Nitrox and recreational scuba diving

Reducing the percentage of nitrogen in the breathing mixture through adequate increasing of the oxygen proportion will reduce the possibility of the development the decompression sickness in the course of scuba diving, thus extending the time of dive with scuba without the required increase of the need of decompression stops. While nitrox use for breathing during scuba diving can counteract to the development of decompression sickness, it exposes scuba diver to the increased risk of suffering from oxygen toxicity. Nitrox is a gas mixture consisting of nitrogen and oxygen that may also include other gases. It can be made from normal air as a constituent part of it. Different nitrox mixtures with higher than a normal portion of oxygen is widely used in scuba diving since the reduced amount of nitrogen can be advantageous in extending the affordable dive time the reduction of the risk of decompression sickness (the bends).

No Nitrox mixture can reduce the risk of nitrogen narcosis, because it is attributed to the qualities chemically inherent in oxygen while under pressure. It is the Trimix gas mixtures that can rudece the risk of scuba diving narcosis due to the qualities of helium that is included.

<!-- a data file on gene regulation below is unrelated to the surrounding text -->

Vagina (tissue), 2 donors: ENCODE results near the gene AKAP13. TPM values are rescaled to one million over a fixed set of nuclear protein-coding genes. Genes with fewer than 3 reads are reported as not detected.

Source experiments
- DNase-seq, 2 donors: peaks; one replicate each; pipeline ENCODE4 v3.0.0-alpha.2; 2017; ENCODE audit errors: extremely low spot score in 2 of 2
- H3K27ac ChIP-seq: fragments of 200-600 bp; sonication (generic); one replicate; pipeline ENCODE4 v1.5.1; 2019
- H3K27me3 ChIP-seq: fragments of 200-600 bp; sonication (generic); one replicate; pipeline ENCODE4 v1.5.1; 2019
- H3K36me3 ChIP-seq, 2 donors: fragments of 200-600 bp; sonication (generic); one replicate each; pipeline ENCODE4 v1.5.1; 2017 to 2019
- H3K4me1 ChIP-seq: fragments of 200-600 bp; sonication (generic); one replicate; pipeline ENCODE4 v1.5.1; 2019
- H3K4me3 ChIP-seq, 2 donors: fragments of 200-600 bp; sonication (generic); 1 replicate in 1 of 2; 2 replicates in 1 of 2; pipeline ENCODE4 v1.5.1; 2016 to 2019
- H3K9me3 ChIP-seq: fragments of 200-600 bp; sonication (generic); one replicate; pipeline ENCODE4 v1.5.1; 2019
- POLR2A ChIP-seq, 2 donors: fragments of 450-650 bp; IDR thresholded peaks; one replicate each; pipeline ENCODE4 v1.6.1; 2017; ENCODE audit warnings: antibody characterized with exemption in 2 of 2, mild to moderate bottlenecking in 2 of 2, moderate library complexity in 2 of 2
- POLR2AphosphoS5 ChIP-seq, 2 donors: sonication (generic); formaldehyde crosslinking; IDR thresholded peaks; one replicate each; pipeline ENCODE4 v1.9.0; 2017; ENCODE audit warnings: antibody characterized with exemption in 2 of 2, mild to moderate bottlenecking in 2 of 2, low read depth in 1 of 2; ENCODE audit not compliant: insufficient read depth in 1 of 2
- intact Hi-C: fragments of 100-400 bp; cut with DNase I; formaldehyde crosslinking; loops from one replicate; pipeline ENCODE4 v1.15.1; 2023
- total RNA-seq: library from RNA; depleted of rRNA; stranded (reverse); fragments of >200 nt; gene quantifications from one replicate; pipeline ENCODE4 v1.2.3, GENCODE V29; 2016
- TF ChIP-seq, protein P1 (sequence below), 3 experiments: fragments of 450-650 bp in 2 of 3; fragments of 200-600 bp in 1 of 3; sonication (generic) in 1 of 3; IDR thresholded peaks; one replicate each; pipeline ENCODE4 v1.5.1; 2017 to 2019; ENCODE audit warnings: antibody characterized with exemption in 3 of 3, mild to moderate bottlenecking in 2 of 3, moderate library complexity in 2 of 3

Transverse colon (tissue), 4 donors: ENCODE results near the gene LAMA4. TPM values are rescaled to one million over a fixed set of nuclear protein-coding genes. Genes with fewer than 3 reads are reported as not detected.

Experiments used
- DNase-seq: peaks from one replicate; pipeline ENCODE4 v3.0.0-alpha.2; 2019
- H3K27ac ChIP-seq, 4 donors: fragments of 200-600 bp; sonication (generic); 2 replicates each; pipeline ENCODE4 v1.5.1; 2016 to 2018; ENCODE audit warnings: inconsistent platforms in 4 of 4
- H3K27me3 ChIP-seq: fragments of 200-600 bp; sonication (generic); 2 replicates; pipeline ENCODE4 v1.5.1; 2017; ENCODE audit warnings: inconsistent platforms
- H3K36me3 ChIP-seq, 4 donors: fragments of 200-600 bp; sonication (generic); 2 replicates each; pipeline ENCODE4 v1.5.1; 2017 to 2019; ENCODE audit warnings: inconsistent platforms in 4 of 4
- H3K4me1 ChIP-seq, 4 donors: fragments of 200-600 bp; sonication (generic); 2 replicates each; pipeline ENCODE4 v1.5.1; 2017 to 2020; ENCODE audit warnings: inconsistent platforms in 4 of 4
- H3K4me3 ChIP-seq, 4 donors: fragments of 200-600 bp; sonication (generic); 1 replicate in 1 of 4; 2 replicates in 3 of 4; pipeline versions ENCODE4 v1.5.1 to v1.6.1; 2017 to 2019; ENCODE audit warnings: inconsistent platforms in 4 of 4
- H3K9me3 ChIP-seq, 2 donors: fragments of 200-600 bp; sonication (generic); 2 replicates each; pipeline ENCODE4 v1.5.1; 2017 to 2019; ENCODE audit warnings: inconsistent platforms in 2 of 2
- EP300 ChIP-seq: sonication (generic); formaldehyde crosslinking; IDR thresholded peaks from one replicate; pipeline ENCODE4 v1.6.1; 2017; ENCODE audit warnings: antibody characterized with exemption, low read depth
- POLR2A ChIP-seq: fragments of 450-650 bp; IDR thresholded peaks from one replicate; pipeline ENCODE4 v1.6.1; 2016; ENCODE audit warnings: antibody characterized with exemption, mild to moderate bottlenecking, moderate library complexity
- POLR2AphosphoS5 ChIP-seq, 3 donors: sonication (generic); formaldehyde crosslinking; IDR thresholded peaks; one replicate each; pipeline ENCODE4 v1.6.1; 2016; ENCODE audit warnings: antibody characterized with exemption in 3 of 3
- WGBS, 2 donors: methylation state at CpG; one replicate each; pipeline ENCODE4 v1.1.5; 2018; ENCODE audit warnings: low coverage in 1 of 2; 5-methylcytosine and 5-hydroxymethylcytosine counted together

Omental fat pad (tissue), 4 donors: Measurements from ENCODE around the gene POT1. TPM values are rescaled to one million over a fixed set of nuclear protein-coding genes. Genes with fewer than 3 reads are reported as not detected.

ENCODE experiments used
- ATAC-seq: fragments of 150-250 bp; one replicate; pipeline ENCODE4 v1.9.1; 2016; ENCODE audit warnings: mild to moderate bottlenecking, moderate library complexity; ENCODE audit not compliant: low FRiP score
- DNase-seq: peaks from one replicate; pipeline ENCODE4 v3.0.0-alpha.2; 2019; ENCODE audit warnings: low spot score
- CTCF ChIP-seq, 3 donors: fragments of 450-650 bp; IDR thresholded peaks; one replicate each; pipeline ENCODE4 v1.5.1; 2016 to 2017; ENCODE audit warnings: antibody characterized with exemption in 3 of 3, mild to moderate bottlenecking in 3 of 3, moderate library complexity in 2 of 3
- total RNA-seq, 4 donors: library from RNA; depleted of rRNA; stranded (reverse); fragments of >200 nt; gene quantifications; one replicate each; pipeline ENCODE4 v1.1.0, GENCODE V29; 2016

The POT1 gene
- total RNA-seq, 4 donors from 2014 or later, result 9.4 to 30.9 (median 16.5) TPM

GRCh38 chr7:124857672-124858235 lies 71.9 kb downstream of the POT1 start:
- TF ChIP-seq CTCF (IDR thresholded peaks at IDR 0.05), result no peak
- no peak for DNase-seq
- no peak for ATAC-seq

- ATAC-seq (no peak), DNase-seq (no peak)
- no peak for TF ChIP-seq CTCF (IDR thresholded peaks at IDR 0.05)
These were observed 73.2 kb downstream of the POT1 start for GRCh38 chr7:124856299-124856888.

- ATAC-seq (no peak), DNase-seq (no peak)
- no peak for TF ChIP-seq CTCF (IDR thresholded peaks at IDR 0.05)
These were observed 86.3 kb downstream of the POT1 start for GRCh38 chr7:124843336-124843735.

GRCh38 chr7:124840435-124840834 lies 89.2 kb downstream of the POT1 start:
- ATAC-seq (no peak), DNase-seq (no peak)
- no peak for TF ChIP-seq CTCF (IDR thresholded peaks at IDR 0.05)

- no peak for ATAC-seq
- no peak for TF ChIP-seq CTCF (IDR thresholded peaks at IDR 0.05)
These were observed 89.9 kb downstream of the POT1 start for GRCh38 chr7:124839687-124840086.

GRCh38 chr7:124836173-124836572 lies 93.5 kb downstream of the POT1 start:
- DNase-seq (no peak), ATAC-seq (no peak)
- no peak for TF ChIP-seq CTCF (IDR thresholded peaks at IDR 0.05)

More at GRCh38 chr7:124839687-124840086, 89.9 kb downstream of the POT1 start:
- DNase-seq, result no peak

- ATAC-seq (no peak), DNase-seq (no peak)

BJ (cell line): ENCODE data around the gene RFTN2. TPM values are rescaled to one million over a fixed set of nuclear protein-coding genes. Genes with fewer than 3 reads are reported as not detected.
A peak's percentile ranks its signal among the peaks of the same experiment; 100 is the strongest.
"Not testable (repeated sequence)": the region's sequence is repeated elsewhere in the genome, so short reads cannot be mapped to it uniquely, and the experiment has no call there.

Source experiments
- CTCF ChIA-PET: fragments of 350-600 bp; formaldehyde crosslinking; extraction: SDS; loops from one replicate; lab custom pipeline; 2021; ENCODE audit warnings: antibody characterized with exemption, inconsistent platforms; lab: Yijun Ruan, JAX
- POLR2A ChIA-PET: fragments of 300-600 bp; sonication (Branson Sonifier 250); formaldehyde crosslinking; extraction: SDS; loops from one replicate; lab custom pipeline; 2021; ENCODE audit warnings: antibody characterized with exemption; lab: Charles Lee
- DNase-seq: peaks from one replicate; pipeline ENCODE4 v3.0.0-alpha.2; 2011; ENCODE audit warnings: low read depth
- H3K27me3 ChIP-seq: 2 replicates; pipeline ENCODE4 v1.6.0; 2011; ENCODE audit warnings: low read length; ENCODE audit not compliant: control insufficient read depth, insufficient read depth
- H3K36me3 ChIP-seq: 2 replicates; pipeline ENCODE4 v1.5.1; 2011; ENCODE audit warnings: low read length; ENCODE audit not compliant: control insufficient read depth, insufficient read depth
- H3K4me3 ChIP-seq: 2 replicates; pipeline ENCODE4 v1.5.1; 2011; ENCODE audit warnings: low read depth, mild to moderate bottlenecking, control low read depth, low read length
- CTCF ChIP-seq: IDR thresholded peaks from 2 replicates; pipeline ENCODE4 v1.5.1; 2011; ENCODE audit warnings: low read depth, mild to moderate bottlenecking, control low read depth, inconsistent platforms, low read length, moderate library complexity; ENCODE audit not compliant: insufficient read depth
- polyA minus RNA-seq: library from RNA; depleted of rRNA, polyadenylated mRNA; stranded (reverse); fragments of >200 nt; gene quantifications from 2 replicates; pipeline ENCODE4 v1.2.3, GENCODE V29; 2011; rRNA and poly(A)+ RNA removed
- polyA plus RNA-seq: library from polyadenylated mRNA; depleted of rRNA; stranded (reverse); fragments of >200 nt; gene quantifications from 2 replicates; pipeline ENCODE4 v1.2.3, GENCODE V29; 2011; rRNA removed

The Wikipedia says the following: Nitrox with more than 40% oxygen is uncommon within recreational diving. There are two main reasons for this: the first is that all pieces of diving equipment that come into contact with mixes containing higher proportions of oxygen, particularly at high pressure, need special cleaning and servicing to reduce the risk of fire. The second reason is that richer mixes extend the time the diver can stay underwater without needing decompression stops far further than the duration of typical diving cylinders. For example, based on the PADI nitrox recommendations, the maximum operating depth for EAN45 would be 21 metres (69 ft) and the maximum dive time available at this depth even with EAN36 is nearly 1 hour 15 minutes: a diver with a breathing rate of 20 litres per minute using twin 10 litre, 230 bar (about double 85 cu. ft.) cylinders would have completely emptied the cylinders after 1 hour 14 minutes at this depth.

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